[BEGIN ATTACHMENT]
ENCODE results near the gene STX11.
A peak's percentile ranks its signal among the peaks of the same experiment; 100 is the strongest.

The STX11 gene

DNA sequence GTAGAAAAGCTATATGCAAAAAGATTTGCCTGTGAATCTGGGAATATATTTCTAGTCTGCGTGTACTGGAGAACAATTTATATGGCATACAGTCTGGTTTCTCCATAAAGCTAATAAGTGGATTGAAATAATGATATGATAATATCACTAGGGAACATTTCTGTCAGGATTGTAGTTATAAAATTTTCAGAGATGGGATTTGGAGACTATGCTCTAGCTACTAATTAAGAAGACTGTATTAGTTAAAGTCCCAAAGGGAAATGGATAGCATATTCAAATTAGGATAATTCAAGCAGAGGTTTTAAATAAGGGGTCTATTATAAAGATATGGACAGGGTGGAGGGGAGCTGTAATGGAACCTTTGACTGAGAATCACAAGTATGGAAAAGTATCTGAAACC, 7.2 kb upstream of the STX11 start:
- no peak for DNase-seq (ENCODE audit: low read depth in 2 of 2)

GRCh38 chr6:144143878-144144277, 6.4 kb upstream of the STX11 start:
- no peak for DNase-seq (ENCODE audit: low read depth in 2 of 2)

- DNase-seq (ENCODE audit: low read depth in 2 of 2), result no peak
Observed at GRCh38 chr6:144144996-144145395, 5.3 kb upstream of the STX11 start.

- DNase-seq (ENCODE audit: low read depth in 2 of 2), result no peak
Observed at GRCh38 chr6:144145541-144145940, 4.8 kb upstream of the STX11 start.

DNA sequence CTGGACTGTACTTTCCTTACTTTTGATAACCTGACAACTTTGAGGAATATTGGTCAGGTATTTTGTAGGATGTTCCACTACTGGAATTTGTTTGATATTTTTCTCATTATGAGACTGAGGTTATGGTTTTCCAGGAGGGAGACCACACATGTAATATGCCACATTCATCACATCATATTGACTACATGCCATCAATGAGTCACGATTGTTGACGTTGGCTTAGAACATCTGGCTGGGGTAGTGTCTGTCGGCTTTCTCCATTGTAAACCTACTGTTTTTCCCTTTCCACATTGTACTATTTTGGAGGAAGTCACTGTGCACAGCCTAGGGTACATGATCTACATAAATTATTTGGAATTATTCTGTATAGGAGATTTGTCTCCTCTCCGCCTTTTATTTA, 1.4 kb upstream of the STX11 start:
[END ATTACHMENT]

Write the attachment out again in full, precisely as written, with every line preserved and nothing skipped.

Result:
ENCODE results near the gene STX11.
A peak's percentile ranks its signal among the peaks of the same experiment; 100 is the strongest.

The STX11 gene

DNA sequence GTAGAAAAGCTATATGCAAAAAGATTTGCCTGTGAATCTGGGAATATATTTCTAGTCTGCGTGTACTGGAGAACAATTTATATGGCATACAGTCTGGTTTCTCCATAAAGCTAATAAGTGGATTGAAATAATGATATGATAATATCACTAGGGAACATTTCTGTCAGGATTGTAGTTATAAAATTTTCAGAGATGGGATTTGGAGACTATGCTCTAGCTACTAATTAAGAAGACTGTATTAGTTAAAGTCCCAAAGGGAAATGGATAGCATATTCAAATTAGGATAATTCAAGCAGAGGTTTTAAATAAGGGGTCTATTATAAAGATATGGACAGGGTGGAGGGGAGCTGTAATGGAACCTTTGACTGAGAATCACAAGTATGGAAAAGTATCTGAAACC, 7.2 kb upstream of the STX11 start:
- no peak for DNase-seq (ENCODE audit: low read depth in 2 of 2)

GRCh38 chr6:144143878-144144277, 6.4 kb upstream of the STX11 start:
- no peak for DNase-seq (ENCODE audit: low read depth in 2 of 2)

- DNase-seq (ENCODE audit: low read depth in 2 of 2), result no peak
Observed at GRCh38 chr6:144144996-144145395, 5.3 kb upstream of the STX11 start.

- DNase-seq (ENCODE audit: low read depth in 2 of 2), result no peak
Observed at GRCh38 chr6:144145541-144145940, 4.8 kb upstream of the STX11 start.

DNA sequence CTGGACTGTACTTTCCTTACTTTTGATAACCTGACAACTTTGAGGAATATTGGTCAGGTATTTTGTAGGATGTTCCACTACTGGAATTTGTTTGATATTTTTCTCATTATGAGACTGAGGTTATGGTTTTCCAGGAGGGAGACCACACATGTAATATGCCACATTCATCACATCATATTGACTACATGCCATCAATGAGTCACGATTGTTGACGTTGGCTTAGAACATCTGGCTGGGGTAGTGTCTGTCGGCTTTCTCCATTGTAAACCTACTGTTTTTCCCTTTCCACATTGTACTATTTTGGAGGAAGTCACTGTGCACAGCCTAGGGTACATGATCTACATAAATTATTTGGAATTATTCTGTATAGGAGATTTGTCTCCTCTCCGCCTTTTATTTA, 1.4 kb upstream of the STX11 start: